Why Are Based Rollups Important In Scaling Blockchains?

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Rollups are a hot topic in the Web3 technology that has evolved to solve the scalability problems faced in the blockchain network. This is a promising technique to solve the blockchain problem. Rollups are one solution for speeding up your transactions while upholding the idea of high-level security and decentralization. These rollups being a key player in challenging the traditional Web3 technology, this guide takes from the fundamental basics of based rollups and their offering advantages.

What Is Based Rollup And How Does It Work?

To know what Base rollups are, first, we will talk about what rollups are. The Rollup mechanism uses a cryptographic technique that acts as a scaling solution that executes transactions on the Layer 2 network and then compresses the results to Layer 1 Ethereum. This approach enables transaction data to be posted to Ethereum in a more cost-efficient manner by allowing the submission of an entire batch of data through a single transaction. 

“Base can achieve tokenless decentralization by becoming based.” – Justin Drake

That concludes the introduction to Based Rollups by Ethereum Foundation researcher Justin Drake.

Based rollups are quite simple and are not in direct competition with ZK rollups and optimistic rollups. Optimistic and ZK rollups employ distinct methods for validating state, while based rollups differ in their approach to sequencing. Traditional rollups, whether optimistic or zero-knowledge, rely on their internal sequencer. In contrast, a based rollup leverages the sequencing capabilities of its underlying Layer 1 protocol.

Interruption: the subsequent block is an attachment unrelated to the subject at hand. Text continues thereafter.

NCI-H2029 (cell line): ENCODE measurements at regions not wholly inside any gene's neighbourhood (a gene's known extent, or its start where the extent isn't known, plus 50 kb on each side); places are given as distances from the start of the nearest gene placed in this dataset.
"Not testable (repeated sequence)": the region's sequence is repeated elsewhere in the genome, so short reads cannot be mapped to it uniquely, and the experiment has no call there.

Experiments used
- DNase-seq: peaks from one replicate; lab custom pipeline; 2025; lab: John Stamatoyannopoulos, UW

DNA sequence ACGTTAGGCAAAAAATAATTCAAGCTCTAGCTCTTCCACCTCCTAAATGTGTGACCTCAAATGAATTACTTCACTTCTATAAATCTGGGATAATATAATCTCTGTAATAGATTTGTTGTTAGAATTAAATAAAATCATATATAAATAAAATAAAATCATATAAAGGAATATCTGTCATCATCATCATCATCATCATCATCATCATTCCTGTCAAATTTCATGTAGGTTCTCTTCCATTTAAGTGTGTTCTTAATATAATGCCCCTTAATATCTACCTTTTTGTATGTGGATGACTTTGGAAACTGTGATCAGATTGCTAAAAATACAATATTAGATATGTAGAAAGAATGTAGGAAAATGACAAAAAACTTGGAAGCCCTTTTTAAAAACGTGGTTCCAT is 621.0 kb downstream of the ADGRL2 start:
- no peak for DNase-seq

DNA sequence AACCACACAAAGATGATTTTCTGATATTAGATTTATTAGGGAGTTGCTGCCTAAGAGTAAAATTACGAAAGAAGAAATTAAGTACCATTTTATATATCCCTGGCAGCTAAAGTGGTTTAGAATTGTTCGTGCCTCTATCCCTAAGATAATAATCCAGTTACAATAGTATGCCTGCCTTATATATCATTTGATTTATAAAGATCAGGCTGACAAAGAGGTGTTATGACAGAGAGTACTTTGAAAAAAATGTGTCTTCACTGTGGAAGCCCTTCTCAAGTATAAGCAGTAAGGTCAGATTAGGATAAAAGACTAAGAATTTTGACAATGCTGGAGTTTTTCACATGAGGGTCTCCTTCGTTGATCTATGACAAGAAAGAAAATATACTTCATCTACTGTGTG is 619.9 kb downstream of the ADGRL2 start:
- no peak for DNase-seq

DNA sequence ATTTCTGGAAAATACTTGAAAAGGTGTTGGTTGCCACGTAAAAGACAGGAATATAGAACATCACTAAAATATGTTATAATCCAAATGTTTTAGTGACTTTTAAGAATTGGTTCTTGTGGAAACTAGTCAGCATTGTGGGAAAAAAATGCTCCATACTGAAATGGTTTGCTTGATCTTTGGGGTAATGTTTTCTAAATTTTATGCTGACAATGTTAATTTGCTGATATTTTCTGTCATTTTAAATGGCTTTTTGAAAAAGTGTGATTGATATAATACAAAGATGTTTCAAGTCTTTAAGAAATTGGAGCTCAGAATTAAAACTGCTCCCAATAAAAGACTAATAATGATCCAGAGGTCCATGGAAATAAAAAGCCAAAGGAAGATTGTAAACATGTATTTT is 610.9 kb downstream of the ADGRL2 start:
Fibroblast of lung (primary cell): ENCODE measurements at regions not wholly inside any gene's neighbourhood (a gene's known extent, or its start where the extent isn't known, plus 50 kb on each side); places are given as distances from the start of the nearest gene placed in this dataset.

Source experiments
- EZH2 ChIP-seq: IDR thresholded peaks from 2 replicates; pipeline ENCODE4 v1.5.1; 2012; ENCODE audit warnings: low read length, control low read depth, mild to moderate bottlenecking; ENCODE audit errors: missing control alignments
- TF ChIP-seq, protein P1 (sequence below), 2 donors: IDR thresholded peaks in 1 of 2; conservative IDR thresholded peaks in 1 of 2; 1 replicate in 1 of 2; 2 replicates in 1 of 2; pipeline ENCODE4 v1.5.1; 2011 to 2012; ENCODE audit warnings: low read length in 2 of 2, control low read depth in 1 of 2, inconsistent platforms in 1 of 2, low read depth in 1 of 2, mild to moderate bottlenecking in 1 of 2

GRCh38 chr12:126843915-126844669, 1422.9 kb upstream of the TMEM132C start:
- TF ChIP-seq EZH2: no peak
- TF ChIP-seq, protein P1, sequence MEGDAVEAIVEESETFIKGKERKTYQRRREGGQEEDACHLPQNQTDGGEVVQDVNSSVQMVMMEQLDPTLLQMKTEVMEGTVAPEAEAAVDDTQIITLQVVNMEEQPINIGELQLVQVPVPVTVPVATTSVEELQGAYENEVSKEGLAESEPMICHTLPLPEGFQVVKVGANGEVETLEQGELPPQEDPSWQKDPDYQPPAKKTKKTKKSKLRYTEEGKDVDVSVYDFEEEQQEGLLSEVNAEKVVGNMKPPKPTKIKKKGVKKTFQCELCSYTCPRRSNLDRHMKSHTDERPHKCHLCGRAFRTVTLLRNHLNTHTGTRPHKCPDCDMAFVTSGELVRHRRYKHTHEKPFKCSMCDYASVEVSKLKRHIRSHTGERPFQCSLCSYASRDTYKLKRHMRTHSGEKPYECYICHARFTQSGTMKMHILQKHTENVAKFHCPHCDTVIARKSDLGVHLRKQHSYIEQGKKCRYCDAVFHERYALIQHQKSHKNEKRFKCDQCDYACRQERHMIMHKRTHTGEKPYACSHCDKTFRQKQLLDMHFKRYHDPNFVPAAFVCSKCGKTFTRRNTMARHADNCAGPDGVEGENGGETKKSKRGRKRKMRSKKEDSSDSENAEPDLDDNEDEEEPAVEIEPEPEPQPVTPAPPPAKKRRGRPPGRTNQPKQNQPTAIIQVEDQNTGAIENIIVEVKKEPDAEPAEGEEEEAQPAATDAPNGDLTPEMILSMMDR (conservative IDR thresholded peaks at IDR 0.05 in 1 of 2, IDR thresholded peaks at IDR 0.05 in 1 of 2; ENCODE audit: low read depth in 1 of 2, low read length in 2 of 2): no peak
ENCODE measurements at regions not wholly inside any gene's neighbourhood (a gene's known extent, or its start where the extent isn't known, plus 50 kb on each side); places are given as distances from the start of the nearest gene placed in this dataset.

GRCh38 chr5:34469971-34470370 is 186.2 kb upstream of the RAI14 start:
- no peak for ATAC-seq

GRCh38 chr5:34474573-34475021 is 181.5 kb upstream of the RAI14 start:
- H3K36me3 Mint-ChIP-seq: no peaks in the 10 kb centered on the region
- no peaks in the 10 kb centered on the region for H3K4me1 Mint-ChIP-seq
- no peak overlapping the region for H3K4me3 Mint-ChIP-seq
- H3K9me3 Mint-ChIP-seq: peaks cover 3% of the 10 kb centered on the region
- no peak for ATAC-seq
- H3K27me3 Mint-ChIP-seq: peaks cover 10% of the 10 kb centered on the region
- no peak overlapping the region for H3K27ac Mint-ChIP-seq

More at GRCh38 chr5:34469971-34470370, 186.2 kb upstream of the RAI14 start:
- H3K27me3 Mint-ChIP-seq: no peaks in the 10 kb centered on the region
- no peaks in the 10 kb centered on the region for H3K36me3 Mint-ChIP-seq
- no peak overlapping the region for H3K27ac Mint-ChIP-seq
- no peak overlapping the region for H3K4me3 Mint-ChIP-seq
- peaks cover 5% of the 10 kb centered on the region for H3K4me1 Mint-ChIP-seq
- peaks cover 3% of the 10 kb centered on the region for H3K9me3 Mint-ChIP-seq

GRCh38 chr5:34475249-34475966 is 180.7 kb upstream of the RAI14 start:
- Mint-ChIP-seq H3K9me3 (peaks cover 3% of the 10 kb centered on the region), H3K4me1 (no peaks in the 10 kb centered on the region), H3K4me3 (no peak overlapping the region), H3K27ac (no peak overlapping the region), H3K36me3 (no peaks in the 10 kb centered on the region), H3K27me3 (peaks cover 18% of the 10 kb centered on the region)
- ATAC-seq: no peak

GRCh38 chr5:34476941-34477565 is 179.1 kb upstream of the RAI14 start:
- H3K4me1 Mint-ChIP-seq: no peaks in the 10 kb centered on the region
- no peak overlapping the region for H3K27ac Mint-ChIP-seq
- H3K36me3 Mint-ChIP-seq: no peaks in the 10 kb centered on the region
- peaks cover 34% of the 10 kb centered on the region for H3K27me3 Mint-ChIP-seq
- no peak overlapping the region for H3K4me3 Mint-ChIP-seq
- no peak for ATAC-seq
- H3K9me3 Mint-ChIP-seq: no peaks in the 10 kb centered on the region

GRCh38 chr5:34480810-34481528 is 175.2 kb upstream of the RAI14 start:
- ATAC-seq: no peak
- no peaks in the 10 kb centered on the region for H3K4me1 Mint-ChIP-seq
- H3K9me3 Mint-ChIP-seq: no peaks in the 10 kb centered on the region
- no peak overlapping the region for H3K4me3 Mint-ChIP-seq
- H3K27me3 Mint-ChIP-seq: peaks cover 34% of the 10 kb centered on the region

Some Notable Advantages Of Based Rollups

Benefit Ethereum liveness

Based Rollups offer several advantages over traditional rollup networks, particularly in terms of sequencing. By utilizing Ethereum to sequence transactions, they leverage Ethereum’s inherent liveness, enhancing their reliability and efficiency.


Based rollups can capitalize on the varied array of participants responsible for generating blocks on the Ethereum network. Moreover, anyone has the opportunity to engage in sequencing without permission when they identify a Miner Extractable Value (MEV) opportunity in the mempool of Based Rollups.

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Economic alignment 

When an MEV opportunity arises in Based Rollups, individuals and entities on the Ethereum network will submit bids to sequence it. As a result, the revenue generated from Based Rollups’ MEV naturally channels into Ethereum’s Layer 1.

No tokens required 

Unlike traditional rollup networks, which necessitate the existence of a token for future decentralization of the sequencer, Based Rollups leverage the Ethereum network for sequencing, eliminating the need for a token.


Based Rollups offer simplicity compared to a centralized sequencer setup. With Based Rollups, there’s no need to validate sequencer signatures, implement an escape hatch mechanism for user withdrawals in case of sequencer downtime, or develop new algorithms for decentralized sequencers down the line.


Based rollups maintain the possibility of sovereignty while entrusting sequencing to Layer 1 (L1). They can introduce a governance token, impose base fees, and allocate the proceeds from these fees according to their preferences.


Based sequencing eliminates gas overhead, removing the necessity to verify signatures from either centralized or decentralized sequencers. Its simplicity minimizes development costs, accelerates time to market, and reduces the risk of bugs related to sequencing and escape hatches. Furthermore, being tokenless, based sequencing sidesteps the regulatory complexities associated with token-based sequencing.